***”Weekly Comic 100s” keeps it nice and simple. Comic book reviews in 100 words or less. Straight, concise, and to the point.***
Eight dollars for Wolverine #1.
This is the latest volume, mind you. We’re not talking about something historic or particularly significant. This is simply the latest adventure of everybody’s favorite clawed Canadian.
Why eight dollars? Because it’s just a thing Marvel does with a good percentage of its #1 issues. And readers are, for reasons I will never comprehend, willing to fork that money down.
Well, not ALL of them. I was happy to leave that one on the shelf, bub. If Marvel is going to give me the finger, I’m willing to give it right back to them. I just wish others were willing to say no.
If I’m going to put down eight bucks for a Wolverine comic Hugh Jackman better be leaping off the damn page singing Greatest Showman songs as he’s taking out my garbage.
TITLE: Batman #89
AUTHOR: James Tynion IV
ARTISTS: Guillem March, Danny Miki, Carlo Pagulayan, Tomeu Morey (Colorist), Clayton Cowles (Letterer). Variant cover by Francesco Mattina.
RELEASED: February 19, 2020
In essence what we’re getting here is a follow-up to Death of the Family. Definitely a hell of a way to start Tynion’s run. But Scott Snyder, Greg Capullo, and that whole crew did a masterful job of putting that genie back in the bottle. How do you do that again? Or do you?
There’s a panel in this issue where Lucius Fox refers to the Joker, the Riddler, and the Penguin as members of Batman’s “Classic Rogues Gallery.” *thud* Yeesh. Did somebody from marketing slip that in?
Loving the perspective on this variant cover.
TITLE: Teenage Mutant Ninja Turtles #103
AUTHORS: Kevin Eastman (Consultant), Tom Waltz (Consultant), Sophie Campbell (Script)
ARTISTS: Campbell. Ronda Pattison (Colorist). Shawn Lee (Letterer). Variant cover by Eastman.
RELEASED: February 19, 2020
Quite the emotional issue this month. They really try to yank at our heartstrings.
I came away from this issue thinking about Sophie Campbell. She turned in a highly impactful script, and her drawing the issue obviously allows her to accentuate and emphasize certain things.
Campbell also does a tremendous job getting the Turtles to emote, sometimes without any dialogue to support her art. Case in point: The Raphael/Jennika argument. Look at the anger in Raph’s bulging eyes and clenched teeth, or the quiet defiance from Jennika.
Um, are they giving Michelangelo depression? If so, that’s…really cool, actually.
I’m not in love with this book. The texture of the art is “sketchier” than I tend to like. But the haunted small-town setting keeps me coming back. I’m finding myself wanting to meet more people from the aptly yet ridiculously named Shudder-to-Think, Pennsylvania.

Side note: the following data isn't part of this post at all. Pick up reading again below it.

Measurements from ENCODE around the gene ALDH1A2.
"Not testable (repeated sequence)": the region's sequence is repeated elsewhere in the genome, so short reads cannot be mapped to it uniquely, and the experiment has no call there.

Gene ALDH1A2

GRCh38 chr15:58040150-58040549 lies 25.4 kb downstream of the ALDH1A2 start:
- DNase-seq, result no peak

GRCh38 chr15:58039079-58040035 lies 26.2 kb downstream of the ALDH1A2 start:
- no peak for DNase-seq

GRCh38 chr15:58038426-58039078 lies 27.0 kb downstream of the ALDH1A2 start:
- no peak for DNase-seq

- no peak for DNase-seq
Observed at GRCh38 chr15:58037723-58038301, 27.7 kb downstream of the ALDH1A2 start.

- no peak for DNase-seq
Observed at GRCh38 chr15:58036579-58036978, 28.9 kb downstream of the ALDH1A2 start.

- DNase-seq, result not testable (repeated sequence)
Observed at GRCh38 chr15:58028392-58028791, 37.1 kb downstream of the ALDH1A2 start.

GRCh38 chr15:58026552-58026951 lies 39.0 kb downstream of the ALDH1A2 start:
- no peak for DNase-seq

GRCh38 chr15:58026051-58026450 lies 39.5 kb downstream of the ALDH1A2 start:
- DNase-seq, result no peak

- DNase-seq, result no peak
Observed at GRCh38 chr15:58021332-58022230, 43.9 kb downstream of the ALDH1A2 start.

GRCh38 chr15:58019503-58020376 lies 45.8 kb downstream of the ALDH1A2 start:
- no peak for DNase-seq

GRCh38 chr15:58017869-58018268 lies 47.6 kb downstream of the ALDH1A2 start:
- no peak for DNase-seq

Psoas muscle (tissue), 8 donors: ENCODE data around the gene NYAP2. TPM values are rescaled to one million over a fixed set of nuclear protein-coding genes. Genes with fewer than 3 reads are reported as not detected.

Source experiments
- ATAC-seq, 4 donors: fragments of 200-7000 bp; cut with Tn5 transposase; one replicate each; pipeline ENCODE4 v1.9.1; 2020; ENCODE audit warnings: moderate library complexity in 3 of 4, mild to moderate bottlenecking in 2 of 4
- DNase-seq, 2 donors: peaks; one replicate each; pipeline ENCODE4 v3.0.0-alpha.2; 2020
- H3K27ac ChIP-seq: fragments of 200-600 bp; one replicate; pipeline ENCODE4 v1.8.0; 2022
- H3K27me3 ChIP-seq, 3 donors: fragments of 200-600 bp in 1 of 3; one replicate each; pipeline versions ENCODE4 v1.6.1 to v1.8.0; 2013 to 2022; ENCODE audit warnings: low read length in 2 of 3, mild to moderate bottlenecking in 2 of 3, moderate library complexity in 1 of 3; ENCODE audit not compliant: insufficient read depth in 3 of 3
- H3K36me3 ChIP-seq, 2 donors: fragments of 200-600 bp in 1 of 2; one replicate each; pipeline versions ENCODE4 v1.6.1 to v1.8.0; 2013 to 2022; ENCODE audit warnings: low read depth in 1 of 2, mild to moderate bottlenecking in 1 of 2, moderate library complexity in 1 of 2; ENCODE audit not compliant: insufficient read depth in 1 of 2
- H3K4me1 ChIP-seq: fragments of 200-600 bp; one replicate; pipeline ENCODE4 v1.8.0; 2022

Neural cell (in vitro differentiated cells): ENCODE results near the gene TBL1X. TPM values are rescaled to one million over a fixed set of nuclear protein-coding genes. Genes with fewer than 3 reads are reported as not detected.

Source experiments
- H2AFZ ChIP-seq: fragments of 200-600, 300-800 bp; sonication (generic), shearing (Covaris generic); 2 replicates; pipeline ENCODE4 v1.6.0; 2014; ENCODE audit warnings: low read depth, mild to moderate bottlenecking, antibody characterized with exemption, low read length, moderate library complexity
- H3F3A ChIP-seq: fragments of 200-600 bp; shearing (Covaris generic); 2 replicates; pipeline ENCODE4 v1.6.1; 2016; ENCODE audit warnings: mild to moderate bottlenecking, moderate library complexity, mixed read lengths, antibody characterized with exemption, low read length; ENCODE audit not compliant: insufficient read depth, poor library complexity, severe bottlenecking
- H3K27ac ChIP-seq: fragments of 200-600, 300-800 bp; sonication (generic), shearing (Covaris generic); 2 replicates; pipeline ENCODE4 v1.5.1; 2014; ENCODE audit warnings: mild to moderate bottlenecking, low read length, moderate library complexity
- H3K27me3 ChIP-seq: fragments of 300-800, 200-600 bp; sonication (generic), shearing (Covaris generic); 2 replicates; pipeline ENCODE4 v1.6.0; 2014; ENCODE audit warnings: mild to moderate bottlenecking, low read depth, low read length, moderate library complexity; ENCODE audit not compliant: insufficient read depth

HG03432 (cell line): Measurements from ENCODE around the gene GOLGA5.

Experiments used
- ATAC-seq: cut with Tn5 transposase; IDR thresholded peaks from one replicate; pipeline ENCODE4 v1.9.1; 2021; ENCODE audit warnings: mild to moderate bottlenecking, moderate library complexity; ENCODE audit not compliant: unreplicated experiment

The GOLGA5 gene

For instance, we meet a thousand-year-old witch in this issue. But she has the body of a young girl. Then we unpack the revelation from issue #1, and things get really weird.
In this case, weird is good.
It’s James Bond meets Doctor Who. I can’t tell you how without spoiling the issue. But you’ll get it.
BANG! is apparently connected to one of Matt Kindt’s previous works, Revolver. I’ve heard of it, but never read it. How it’s connected to BANG! isn’t immediately apparent. But it’s perfectly accessible on its own.
Like The Low Low Woods, I didn’t expect this story to hook me the way it has. As is often the case, issue #2 will be the clincher.
TITLE: Go Go Power Rangers #29
AUTHORS: Ryan Parrott, Sina Grace
ARTISTS: Francesco Mortarino, Raul Angulo (Co-Colorist), Eleonora Bruni (Co-Colorist), Ed Dukeshire (Letterer). Cover by Eleonora Carlini.
RELEASED: February 12, 2020
There’s an opening battle sequence in this issue where Tommy, who is now the team leader, freezes up. Jason, the former leader, quickly yet briefly steps back into his old role. I like that. By this point, Tommy had been in positions to lead. But he’d never been the leader. There should be some growing pains there.
Jason also has a conversation with Zordon that I’ve wanted to see for over two damn decades. They talk about why Jason was replaced as leader, and whether or not he wants the job back. Some great character work in this one.
You’ll never hear me complain about Burnham and Shoening doing more Ghostbusters comics. Ever.
While I wouldn’t count this issue among their best work, there is one bit that I love. We’re looking at Winston’s first year on the job, and he only gets a few minutes of training, shooting a single proton stream before he’s shoved on to a job. That’s perfect. Despite the Ghostbusters being established and experienced, Winston still gets the same seat-of-his-pants training they did. It obviously lends itself to this being a comedy at heart.
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